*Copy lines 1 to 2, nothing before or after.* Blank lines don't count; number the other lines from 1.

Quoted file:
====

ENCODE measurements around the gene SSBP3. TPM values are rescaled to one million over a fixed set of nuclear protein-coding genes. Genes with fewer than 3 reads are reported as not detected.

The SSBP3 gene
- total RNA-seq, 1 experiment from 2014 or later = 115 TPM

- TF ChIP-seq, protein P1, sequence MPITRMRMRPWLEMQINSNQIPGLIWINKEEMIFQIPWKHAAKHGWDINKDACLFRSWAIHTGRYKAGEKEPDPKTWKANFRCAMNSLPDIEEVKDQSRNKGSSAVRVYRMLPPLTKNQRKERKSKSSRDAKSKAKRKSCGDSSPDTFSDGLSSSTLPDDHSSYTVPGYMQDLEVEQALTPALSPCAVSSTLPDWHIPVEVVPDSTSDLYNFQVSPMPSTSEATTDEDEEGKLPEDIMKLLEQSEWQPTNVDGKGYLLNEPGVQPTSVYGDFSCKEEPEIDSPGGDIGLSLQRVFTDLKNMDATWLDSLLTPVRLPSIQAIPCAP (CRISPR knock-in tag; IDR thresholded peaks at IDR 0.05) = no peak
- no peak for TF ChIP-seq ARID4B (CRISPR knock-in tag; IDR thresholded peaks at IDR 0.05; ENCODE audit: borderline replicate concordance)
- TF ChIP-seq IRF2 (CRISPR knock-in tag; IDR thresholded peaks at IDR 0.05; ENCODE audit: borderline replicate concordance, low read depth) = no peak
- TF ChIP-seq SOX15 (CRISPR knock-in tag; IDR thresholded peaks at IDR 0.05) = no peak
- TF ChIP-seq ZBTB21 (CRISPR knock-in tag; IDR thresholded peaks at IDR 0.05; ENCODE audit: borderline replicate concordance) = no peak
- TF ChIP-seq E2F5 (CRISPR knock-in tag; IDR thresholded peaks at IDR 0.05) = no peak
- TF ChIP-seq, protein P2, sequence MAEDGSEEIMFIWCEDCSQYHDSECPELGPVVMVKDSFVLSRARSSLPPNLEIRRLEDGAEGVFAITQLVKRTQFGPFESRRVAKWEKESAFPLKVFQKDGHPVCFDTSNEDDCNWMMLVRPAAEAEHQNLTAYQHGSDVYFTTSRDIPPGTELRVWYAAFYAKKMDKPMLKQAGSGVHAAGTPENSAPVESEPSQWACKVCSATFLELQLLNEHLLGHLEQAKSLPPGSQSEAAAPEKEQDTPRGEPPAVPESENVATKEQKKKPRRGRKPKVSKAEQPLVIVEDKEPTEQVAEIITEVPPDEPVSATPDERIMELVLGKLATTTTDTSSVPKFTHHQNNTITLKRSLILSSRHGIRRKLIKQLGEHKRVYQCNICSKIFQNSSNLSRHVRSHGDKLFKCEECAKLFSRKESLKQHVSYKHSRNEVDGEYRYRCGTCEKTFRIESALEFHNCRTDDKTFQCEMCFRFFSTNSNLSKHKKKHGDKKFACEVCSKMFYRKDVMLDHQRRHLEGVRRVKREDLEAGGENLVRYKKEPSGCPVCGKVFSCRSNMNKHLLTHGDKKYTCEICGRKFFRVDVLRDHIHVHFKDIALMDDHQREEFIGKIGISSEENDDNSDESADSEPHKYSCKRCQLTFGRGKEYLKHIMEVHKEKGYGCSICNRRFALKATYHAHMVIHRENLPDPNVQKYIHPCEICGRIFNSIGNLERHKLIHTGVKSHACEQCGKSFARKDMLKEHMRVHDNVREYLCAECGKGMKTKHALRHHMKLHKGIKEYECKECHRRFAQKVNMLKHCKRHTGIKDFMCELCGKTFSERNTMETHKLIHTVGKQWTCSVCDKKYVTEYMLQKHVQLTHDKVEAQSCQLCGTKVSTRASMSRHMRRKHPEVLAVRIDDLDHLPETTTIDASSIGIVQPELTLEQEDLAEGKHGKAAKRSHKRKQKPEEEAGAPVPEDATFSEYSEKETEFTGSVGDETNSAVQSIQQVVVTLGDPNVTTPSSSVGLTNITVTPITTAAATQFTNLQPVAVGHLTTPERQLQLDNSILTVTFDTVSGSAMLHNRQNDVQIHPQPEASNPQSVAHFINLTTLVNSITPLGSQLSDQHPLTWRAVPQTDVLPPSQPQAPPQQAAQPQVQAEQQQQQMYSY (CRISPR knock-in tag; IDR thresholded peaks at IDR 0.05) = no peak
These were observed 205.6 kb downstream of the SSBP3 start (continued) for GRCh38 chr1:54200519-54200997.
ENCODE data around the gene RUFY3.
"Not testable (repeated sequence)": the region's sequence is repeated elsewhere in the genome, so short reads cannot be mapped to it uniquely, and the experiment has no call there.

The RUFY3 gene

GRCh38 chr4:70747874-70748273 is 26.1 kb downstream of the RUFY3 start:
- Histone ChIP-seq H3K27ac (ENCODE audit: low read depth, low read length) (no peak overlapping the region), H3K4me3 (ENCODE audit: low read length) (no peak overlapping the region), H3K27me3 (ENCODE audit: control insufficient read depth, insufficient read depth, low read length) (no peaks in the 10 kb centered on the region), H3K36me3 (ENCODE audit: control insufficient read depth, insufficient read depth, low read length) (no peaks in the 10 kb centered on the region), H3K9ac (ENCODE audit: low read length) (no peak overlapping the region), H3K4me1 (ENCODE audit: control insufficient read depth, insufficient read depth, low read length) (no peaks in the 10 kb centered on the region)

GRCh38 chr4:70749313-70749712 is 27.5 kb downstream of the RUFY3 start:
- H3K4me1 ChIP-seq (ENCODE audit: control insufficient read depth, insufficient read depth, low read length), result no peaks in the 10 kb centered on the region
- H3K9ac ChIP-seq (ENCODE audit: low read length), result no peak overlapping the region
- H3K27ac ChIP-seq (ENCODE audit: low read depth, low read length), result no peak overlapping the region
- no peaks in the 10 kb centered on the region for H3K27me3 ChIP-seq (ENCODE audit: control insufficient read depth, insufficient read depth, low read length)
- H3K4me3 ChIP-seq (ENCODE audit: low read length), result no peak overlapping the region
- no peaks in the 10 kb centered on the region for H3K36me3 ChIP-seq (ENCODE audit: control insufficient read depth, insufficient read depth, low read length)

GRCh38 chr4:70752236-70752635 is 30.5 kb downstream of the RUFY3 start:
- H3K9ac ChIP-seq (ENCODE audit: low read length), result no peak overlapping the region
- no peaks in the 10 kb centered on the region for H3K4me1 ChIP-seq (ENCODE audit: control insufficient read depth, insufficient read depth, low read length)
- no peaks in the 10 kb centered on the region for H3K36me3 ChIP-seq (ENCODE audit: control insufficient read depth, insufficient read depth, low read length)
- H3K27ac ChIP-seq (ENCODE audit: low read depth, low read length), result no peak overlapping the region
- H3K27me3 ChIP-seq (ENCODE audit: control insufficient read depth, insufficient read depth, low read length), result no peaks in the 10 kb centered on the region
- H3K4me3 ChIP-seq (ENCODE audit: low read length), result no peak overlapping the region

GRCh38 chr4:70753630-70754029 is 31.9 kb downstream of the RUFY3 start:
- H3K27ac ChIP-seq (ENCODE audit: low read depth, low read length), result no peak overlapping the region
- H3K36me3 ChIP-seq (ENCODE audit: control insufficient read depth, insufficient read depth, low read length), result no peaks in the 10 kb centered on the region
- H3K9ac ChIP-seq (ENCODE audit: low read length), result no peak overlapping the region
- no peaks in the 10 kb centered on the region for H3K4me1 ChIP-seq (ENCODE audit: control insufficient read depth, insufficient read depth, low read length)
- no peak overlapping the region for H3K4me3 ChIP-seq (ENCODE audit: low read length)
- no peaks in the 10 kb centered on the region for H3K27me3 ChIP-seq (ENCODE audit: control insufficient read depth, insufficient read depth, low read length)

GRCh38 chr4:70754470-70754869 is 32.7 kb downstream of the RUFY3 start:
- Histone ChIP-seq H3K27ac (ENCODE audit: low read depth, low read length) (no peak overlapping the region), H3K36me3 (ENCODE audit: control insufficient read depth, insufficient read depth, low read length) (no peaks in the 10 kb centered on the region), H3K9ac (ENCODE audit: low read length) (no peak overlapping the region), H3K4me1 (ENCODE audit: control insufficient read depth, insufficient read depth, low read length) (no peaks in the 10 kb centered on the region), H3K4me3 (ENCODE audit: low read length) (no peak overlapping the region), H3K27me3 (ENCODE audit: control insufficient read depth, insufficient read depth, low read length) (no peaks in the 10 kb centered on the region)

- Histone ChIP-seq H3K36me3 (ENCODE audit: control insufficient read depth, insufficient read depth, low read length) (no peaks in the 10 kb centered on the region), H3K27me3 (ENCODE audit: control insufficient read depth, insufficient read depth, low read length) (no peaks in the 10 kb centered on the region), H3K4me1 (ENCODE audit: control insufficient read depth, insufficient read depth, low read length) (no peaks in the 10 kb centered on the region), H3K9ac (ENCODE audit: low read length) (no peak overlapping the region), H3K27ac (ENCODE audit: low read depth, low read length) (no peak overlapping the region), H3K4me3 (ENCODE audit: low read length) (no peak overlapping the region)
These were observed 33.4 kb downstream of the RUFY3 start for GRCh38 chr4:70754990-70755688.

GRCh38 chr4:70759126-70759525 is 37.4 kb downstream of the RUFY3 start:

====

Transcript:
ENCODE measurements around the gene SSBP3. TPM values are rescaled to one million over a fixed set of nuclear protein-coding genes. Genes with fewer than 3 reads are reported as not detected.

The SSBP3 gene